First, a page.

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How to Protect Painted Furniture in 7 Easy Steps

Painting furniture makes it more personal and beautiful. However, your job isn’t done once the paint is dry! Protecting your work is a great investment in your furniture’s attractiveness and longevity. How should you go about it, though?

Luckily, we have the answer to that question. Let us help you learn how to protect painted furniture!

How to Protect Painted Furniture

Materials You Need

Sealant or Wax

The most common options for protecting painted furniture are furniture wax and polycrilic sealant. The former is a natural product typically derived from trees, and it tends to make furniture look glossier and richer than sealant. However, if you’re more worried about durability, you may opt for a polycrilic sealant; it’s a synthetic material engineered to last.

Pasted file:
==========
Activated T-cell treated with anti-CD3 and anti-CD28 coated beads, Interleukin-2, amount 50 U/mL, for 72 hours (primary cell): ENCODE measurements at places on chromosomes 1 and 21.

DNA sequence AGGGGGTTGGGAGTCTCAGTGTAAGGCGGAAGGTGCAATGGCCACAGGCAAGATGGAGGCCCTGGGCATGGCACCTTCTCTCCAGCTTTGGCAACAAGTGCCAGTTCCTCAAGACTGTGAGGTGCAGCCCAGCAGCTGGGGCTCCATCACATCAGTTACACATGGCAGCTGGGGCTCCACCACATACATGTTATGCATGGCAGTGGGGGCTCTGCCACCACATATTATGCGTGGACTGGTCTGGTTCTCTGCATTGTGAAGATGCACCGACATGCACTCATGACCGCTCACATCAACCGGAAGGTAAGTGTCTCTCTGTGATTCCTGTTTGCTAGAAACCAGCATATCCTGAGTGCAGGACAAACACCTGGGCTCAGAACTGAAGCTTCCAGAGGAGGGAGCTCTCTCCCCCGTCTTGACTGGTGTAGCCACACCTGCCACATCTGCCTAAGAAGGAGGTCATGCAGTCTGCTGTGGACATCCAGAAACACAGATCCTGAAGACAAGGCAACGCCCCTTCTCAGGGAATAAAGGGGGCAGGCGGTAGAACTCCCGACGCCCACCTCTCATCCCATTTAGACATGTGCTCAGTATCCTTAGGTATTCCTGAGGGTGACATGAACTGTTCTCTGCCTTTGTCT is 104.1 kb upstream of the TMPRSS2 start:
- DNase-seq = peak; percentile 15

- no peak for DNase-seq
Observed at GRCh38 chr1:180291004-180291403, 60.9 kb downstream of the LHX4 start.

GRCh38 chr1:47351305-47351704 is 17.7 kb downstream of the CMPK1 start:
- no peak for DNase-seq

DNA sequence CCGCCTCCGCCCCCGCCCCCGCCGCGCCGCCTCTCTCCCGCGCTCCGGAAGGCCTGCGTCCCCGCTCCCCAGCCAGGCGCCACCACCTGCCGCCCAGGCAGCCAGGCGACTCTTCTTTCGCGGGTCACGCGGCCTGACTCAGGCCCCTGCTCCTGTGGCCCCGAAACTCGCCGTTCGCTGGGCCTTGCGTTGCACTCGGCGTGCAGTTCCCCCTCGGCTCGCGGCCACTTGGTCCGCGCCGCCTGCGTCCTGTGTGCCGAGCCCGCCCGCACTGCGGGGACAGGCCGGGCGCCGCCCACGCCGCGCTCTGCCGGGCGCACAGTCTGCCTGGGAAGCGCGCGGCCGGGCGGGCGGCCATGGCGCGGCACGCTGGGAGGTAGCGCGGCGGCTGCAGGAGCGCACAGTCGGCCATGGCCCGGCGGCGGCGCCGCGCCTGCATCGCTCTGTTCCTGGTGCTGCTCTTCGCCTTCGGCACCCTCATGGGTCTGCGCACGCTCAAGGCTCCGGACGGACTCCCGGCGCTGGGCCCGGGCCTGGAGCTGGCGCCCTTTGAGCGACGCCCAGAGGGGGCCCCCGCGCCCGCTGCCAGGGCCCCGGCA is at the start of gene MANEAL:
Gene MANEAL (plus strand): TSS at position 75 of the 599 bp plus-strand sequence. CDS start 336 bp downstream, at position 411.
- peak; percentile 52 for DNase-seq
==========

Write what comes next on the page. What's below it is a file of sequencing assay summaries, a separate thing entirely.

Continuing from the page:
Paintbrushes, Rollers, or a Sprayer

To efficiently apply your sealant or wax, you’ll need a tool like a paintbrush, roller, or sprayer. You may like to have all three.

Furniture paintbrushes help reach small nooks and crannies in your furniture. Just look for soft bristles made from animal hair or synthetic fibers; they allow for the smoothest strokes.

Paintbrush with varnish

Paint rollers and paint sprayers are helpful in covering large areas quickly and easily. One advantage of the roller is its ability to even out any lumps, splatters, or runs that the sprayer may leave behind. It’s a matter of preference, but some people prefer a smooth chalk paint finish and some prefer to see the brush strokes.